It just so happened that around that time — my senior year — it was the first year that a master’s program in Science Writing was started at Hopkins, with Horace Judson. I took his class. It was a graduate-level class and really the field of science writing was just getting started.
Around the time I was graduating, there was an ad in the Washington Post for a job in Rockville, Md. They were looking for someone who had been the science editor of their college newspaper and could write about medicine. So I answered the ad, got the job, moved to Rockville and stayed at that job for 26 years.
What I do for Medscape now is very similar to what I was doing at my old job: writing a lot of stuff from medical journals, interviewing doctors, traveling to medical meetings. [I have] since been covering medical meetings virtually, but [I will] hopefully [be] going back to flying [to] places because I love that. [I love] hearing talks, talking to doctors, getting quick comments, sticking a tape recorder in their face.
Honest to God, if it weren’t for The News-Letter? I really crashed and burned in my science classes at Hopkins. I did well in the psychology classes, in the writing classes. Once I started writing for The News-Letter, I kept telling people, “I wish this were part of my GPA because this is what I’m meant to do.” It really helped me. [I became] an editor within a year because no one else wanted [the position]. I credit The News-Letter, honest to God, with saving me in a way by giving me direction. I mean, I’m still doing what I was doing when I was in The News-Letter. I’m getting emotional talking about it, but that is exactly the influence of The News-Letter. It’s given me my direction, my identity.
N-L: Are there any really funny or good personal stories from your time at The News-Letter?
MT: I kind of lived in the Gatehouse. I had a key. I probably still have a key. I used to go in there and felt like “This is my little house. I belong here,“ whereas I didn’t necessarily feel that in the dorm I lived in or even the apartment I lived in. We just had some good times. We all knew each other. We were all buddies. It was a gang. It was a family.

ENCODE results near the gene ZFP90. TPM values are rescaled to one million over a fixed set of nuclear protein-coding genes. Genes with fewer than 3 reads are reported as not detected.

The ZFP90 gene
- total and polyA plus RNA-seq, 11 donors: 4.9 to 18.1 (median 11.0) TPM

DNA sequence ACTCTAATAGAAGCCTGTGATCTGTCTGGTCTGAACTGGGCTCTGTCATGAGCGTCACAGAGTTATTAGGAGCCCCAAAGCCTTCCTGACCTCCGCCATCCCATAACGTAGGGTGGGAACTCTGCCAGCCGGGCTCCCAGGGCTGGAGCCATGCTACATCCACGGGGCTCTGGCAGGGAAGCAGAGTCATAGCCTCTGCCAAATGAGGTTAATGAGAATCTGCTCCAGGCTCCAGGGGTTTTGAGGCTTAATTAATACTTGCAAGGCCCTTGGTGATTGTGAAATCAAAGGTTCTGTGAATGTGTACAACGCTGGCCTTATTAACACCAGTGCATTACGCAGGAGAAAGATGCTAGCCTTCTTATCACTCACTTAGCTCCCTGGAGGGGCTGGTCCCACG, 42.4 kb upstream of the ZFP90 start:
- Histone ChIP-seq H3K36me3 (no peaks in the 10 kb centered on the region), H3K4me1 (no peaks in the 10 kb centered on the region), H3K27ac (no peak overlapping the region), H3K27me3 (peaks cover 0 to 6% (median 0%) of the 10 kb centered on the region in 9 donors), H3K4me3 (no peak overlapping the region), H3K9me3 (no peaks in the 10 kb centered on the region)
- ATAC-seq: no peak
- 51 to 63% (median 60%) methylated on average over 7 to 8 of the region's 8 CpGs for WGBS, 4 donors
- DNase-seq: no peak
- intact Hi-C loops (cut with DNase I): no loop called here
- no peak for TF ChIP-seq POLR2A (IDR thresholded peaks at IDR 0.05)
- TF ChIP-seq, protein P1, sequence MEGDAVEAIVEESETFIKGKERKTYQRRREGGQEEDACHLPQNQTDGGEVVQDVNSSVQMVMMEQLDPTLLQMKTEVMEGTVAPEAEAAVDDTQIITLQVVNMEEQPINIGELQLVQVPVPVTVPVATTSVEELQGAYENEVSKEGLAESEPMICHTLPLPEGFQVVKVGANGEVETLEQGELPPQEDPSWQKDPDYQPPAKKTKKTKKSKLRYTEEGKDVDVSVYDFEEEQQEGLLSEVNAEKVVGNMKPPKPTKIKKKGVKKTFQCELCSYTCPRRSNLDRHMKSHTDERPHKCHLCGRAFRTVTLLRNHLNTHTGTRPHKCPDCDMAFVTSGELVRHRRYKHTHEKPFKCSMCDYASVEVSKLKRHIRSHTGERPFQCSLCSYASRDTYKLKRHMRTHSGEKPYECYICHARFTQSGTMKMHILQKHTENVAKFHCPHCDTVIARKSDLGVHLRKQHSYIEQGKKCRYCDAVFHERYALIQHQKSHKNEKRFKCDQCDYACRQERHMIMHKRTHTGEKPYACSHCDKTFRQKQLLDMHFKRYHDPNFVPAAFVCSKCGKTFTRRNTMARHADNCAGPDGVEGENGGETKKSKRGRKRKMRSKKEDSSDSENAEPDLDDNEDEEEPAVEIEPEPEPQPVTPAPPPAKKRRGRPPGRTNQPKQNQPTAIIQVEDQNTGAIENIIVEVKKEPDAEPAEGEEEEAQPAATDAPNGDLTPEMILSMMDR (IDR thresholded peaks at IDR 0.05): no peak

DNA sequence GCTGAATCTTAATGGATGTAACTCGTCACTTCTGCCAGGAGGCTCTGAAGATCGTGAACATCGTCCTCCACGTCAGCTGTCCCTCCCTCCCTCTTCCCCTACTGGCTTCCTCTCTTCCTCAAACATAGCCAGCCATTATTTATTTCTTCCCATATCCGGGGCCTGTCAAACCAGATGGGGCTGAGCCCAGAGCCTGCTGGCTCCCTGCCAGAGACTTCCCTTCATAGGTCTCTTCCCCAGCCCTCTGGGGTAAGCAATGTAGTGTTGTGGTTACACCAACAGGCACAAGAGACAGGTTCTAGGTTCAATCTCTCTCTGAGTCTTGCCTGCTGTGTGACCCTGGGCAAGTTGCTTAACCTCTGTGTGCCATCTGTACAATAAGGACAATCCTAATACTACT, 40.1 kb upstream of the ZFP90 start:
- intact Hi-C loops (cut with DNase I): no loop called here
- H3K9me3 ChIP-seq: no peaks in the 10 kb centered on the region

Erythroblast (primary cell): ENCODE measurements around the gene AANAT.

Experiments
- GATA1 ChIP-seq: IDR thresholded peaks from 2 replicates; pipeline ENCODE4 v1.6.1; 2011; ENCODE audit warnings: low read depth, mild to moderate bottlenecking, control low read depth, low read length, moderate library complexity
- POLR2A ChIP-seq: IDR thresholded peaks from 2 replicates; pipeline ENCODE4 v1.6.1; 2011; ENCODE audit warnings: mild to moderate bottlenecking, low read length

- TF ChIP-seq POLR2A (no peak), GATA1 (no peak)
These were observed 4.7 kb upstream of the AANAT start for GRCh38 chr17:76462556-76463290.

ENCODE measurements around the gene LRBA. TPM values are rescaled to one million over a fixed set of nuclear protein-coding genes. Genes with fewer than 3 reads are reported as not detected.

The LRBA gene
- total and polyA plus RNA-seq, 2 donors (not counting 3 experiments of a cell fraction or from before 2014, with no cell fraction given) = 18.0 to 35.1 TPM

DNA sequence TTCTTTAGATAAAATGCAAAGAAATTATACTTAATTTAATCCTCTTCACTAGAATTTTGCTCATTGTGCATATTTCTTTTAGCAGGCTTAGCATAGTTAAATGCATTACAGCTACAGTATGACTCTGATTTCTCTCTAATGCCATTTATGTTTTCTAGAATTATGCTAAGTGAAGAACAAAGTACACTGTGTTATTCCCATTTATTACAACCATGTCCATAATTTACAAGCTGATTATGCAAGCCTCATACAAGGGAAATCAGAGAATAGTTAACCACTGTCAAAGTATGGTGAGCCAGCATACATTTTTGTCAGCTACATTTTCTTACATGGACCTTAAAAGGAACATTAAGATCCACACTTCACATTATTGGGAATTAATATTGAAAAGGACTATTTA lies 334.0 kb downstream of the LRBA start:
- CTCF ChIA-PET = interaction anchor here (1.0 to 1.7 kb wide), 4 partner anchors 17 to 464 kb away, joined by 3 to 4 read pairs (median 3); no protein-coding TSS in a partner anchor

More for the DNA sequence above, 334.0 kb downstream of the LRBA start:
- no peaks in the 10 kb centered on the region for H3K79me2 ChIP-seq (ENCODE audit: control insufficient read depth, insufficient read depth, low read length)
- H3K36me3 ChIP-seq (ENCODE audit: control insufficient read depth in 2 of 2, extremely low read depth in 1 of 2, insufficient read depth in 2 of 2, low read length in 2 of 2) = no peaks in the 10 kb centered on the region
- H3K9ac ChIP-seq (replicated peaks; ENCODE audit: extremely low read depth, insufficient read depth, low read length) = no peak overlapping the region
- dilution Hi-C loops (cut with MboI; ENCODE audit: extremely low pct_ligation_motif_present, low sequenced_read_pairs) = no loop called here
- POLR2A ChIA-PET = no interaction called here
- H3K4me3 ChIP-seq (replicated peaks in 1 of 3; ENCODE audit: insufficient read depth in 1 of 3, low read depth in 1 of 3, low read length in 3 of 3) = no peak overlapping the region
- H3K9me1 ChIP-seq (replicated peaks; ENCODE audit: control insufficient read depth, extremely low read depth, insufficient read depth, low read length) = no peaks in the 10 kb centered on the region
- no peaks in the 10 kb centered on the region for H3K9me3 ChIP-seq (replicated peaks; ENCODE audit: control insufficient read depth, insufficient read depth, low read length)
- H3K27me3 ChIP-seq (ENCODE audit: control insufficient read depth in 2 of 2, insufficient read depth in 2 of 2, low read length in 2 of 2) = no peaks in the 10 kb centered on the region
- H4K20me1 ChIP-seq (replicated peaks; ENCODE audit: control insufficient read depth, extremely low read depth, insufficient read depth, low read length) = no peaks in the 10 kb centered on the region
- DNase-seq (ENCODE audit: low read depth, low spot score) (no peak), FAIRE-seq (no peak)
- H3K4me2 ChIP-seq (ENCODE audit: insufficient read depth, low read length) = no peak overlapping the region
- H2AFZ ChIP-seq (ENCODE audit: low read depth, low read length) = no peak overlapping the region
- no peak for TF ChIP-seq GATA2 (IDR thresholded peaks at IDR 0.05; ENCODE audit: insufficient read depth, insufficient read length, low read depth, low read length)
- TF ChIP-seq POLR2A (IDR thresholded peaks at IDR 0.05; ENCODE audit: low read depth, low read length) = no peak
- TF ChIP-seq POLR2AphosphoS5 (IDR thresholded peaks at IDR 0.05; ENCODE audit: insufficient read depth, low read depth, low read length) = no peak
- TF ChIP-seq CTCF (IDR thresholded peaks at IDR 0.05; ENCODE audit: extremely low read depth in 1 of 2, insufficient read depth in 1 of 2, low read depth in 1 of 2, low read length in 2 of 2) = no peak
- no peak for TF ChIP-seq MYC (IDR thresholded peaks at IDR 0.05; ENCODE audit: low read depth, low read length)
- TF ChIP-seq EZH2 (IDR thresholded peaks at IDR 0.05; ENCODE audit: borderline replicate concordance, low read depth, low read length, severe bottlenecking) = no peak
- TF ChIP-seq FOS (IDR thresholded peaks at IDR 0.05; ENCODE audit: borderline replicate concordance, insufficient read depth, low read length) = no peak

N-L: Do you remember The News-Letter impacting the greater student body at Hopkins while you were there?
MT: Anything that was going on was covered, and we were pretty proud of that. I remember there were all the apartheid protests and we were covering that at the time. I don’t remember whether everybody was reading it or only a subset of the student body, but regardless of whether people were reading it, what we wrote about was affecting everybody. I can’t say for sure the impact. Just like right now, what I write now — I have no idea [the impact]. You know how many papers get taken from the box, but how many read it? It’s hard to say.
N-L: Did you have any other traditions with The News-Letter?
MT: We used to drink after we were done publishing it. After we got it out the door, we would have some beers. Back then, when I first got to Hopkins, Maryland had just changed the drinking age from 18 to 21, but those of us who had been born prior to July 1, 1964 were grandfathered in. I was 18, but my birthday is June 21 so I had made it by 10 days. I was legally allowed to drink when I was a freshman, which changed completely after everybody aged out. We’d get pizza a lot. I know we used to go to The Rat afterward. Thursday nights we were getting the paper out, but Thursday nights were also The Rathskeller, a bar in one of the apartment buildings across the street. It was like a little dive. It was really special for me to be there, to be able to be a part of it at the time and move the science reporting forward.